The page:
Table 1. Inheritance patterns in the patients.

Definite n (%)
Autosomal recessive 43 (61.4)
Autosomal dominant 6 (8.5)
Mitochondrial inheritance 5 (7.1)
Autosomal dominant with incomplete penetrance 3 (4.2)
X-linked recessive 2 (2.8)
Chromosomal abnormality 1 (1.4)
Subtotal 60 (85.7)
Probable
Mitochondrial inheritance or autosomal recessive 2 (2.8)
Mitochondrial inheritance or chromosomal abnormality 2 (2.8)
Autosomal recessive or autosomal dominant or chromosomal abnormality 2 (2.8)
Autosomal dominant with incomplete penetrance or multifactorial inheritance 1 (1.4)
Autosomal dominant with incomplete penetrance or chromosomal abnormality 1 (1.4)
Autosomal recessive or mitochondrial inheritance or chromosomal abnormality 1 (1.4)
Autosomal recessive or X-linked recessive 1 (1.4)
Subtotal 10 (14.3)
Total 70 (100)

CONCLUSION

Our findings showed that the genetic inheritance pattern might be confidently determined in the majority (85.7%) of patients with familial epilepsy and/or ID/GDD by using a comprehensive pedigree analysis, and most patients (61.4%) displayed autosomal recessive inheritance. Based on our findings, we suggest that a three-generation pedigree analysis should be obtained in all patients with familial neurological disorders, including epilepsy, ID/GDD, and motor retardation, to optimise counselling, screening, and diagnostic testing.

ACKNOWLEDGMENTS

The authors would like to thank all participants who were included in this study and their relatives and thank all those who facilitated the accomplishment of this study.

CONFLICT OF INTERESTS

None.

FUNDING

The authors received no specific funding for this work.

ETHICS

The study was approved by the ethics committees of Erciyes University Faculty of Medicine and Necmettin Erbakan University Meram Medical Faculty. A written consent was received from the patients’ parents.

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How to Cite this Article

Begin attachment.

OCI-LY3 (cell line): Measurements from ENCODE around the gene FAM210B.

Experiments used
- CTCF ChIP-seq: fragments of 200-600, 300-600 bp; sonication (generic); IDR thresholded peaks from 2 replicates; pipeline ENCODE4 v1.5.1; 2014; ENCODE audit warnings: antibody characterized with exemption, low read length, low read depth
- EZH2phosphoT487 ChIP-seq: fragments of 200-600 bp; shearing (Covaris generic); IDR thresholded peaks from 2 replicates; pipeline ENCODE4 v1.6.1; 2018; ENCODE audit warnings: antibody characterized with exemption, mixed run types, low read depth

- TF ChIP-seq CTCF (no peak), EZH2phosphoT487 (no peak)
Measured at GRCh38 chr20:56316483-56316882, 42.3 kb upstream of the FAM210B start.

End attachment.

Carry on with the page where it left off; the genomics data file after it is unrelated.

Pubmed Style

Caksen H, Aktar F, Yildirim G, Ceylaner S. Importance of pedigree in patients with familial epilepsy and intellectual disability. Sudan J Paed. 2019; 19(1): 52-56. doi:10.24911/SJP.106-1536222362


Web Style

Caksen H, Aktar F, Yildirim G, Ceylaner S. Importance of pedigree in patients with familial epilepsy and intellectual disability. http://www.sudanjp.com/?mno=7109 [Access: July 19, 2019]. doi:10.24911/SJP.106-1536222362


AMA (American Medical Association) Style

Caksen H, Aktar F, Yildirim G, Ceylaner S. Importance of pedigree in patients with familial epilepsy and intellectual disability. Sudan J Paed. 2019; 19(1): 52-56. doi:10.24911/SJP.106-1536222362



Vancouver/ICMJE Style

Caksen H, Aktar F, Yildirim G, Ceylaner S. Importance of pedigree in patients with familial epilepsy and intellectual disability. Sudan J Paed. (2019), [cited July 19, 2019]; 19(1): 52-56. doi:10.24911/SJP.106-1536222362



Harvard Style

Caksen, H., Aktar, . F., Yildirim, . G. & Ceylaner, . S. (2019) Importance of pedigree in patients with familial epilepsy and intellectual disability. Sudan J Paed, 19 (1), 52-56. doi:10.24911/SJP.106-1536222362



Turabian Style

Caksen, Huseyin, Fesih Aktar, Gokcen Yildirim, and Serdar Ceylaner. 2019. Importance of pedigree in patients with familial epilepsy and intellectual disability. Sudanese Journal of Paediatrics, 19 (1), 52-56. doi:10.24911/SJP.106-1536222362



Chicago Style

Caksen, Huseyin, Fesih Aktar, Gokcen Yildirim, and Serdar Ceylaner. "Importance of pedigree in patients with familial epilepsy and intellectual disability." Sudanese Journal of Paediatrics 19 (2019), 52-56. doi:10.24911/SJP.106-1536222362



MLA (The Modern Language Association) Style

Caksen, Huseyin, Fesih Aktar, Gokcen Yildirim, and Serdar Ceylaner. "Importance of pedigree in patients with familial epilepsy and intellectual disability." Sudanese Journal of Paediatrics 19.1 (2019), 52-56. Print. doi:10.24911/SJP.106-1536222362



APA (American Psychological Association) Style

Caksen, H., Aktar, . F., Yildirim, . G. & Ceylaner, . S. (2019) Importance of pedigree in patients with familial epilepsy and intellectual disability. Sudanese Journal of Paediatrics, 19 (1), 52-56. doi:10.24911/SJP.106-1536222362